The house has been extensively, and not necessarily kindly, modified, but these photos in particular give a hint at what a handsome dwelling it once was and could be again for the right buyer.

Thanks to Melita Amara for the tip!

412 East Green Street.

The one hundred thirty-second in a series of posts highlighting buildings in East Wilson Historic District, a national historic district located in Wilson, North Carolina. As originally approved, the district encompasses 858 contributing buildings and two contributing structures in a historically African-American section of Wilson. (A significant number have since been lost.) The district was developed between about 1890 to 1940 and includes notable examples of Queen Anne, Bungalow/American Craftsman, and Shotgun-style architecture. It was listed on the National Register of Historic Places in 1988.

As described in the nomination form for the East Wilson Historic District, this building is: “ca. 1940; 1 story; double shotgun with bungalow type porch.” (It’s not clear whether the house is still multi-family or has been converted to a single.)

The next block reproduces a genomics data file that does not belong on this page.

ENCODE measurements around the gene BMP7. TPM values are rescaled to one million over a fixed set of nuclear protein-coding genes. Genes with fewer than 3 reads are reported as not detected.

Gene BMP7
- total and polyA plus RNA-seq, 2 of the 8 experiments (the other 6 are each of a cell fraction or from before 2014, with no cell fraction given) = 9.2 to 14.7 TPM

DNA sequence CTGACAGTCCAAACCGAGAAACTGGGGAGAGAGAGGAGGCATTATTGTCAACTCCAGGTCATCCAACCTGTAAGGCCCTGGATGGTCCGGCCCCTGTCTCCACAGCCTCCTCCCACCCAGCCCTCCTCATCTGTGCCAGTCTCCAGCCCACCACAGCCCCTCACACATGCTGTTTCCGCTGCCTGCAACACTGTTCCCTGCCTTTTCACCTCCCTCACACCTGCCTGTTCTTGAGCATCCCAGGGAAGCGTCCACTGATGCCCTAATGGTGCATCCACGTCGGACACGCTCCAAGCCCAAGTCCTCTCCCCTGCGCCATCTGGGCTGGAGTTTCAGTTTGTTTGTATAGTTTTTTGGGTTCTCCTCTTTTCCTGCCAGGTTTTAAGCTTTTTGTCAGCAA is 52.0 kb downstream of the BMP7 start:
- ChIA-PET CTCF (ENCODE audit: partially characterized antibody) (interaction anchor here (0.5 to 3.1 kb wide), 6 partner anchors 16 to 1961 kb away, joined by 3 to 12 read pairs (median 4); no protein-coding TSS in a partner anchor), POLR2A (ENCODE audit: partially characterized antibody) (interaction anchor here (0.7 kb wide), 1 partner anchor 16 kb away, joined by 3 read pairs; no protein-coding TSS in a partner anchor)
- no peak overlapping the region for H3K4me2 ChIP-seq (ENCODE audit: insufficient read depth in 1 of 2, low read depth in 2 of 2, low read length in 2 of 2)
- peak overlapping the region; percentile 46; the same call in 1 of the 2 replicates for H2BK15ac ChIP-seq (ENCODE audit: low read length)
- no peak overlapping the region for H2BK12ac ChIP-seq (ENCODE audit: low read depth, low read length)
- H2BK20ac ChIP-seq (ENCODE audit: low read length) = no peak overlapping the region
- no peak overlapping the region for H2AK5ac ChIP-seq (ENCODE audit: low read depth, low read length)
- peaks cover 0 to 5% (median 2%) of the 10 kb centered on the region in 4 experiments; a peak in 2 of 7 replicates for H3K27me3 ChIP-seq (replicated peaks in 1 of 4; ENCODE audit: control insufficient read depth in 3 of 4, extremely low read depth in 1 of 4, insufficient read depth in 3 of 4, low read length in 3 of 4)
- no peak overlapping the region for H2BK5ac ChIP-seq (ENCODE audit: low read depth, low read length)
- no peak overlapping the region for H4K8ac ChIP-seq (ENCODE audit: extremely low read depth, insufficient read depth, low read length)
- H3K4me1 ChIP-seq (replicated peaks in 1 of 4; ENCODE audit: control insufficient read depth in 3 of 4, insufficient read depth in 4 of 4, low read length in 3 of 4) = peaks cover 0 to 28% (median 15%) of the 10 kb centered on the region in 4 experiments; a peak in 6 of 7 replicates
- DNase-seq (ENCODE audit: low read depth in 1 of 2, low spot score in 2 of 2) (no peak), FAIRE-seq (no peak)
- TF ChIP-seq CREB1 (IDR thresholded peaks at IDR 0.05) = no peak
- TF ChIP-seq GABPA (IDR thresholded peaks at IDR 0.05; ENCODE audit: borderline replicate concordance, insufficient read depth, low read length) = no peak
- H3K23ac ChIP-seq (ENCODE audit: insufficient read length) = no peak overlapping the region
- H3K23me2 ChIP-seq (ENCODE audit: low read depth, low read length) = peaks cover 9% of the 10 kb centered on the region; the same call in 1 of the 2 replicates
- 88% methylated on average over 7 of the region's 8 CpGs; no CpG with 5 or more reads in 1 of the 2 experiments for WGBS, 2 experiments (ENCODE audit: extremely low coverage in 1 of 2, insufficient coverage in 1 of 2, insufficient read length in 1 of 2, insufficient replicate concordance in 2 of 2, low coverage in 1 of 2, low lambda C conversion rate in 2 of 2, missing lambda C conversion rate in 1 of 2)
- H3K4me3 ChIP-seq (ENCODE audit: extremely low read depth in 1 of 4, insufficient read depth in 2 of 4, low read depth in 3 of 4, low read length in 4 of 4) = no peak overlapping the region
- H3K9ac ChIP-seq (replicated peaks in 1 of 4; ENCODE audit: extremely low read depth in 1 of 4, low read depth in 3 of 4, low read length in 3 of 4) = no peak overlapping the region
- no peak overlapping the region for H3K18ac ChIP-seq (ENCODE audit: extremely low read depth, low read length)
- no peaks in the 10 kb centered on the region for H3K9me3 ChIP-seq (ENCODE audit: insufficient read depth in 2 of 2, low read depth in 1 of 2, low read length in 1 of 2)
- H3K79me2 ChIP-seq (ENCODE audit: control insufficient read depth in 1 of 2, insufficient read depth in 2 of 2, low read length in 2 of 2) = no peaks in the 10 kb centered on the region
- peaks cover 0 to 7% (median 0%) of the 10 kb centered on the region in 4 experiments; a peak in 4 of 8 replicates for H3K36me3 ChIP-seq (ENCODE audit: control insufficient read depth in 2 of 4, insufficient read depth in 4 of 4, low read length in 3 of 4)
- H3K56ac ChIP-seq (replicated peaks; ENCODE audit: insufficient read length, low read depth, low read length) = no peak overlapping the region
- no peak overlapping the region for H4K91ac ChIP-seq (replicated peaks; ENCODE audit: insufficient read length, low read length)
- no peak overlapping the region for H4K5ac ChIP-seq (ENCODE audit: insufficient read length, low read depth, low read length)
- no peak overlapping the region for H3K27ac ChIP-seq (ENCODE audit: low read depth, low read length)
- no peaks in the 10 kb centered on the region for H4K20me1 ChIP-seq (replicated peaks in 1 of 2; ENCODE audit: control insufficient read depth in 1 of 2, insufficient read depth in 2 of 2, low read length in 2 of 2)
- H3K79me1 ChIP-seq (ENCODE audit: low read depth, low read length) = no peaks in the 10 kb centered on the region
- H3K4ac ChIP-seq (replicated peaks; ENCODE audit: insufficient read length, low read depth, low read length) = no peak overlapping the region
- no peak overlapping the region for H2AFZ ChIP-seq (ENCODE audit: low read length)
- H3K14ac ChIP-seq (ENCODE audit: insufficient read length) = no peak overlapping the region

Per the 1922 Sanborn fire map of Wilson, this single-family dwelling stood at 412 East Green prior to the double-shotgun there today.

In the 1928 and 1930 Hill’s Wilson, N.C., city directories: McNeill Lucinda (c) dom h 412 East Green

In 1940, Ike Essex Collins registered for the World War II draft in Wilson County. Per his registration card, he was born 23 November 1907 in Camden, S.C.; lived at 412 1/2 East Green Street; his contact was mother Josephine Robinson Collins of Greensboro, N.C.; and he worked for Monticello Cafe, West Nash Street, Wilson.

In the 1941 Hill’s Wilson, N.C., city directory: Collins Isaac (c; Lula; 1) cook Monticello Cafe h 412 E Green

In the 1947 Hill’s Wilson, N.C., city directory: Collins Isaac E (c; Lula) cook M&J Restaurant h 412 E Green

[A comparison with the 2012 image in Google Maps Street View shows that this house has been updated. Large overgrown shrubs blocking the front steps are gone, and the white trim paint is fresh.]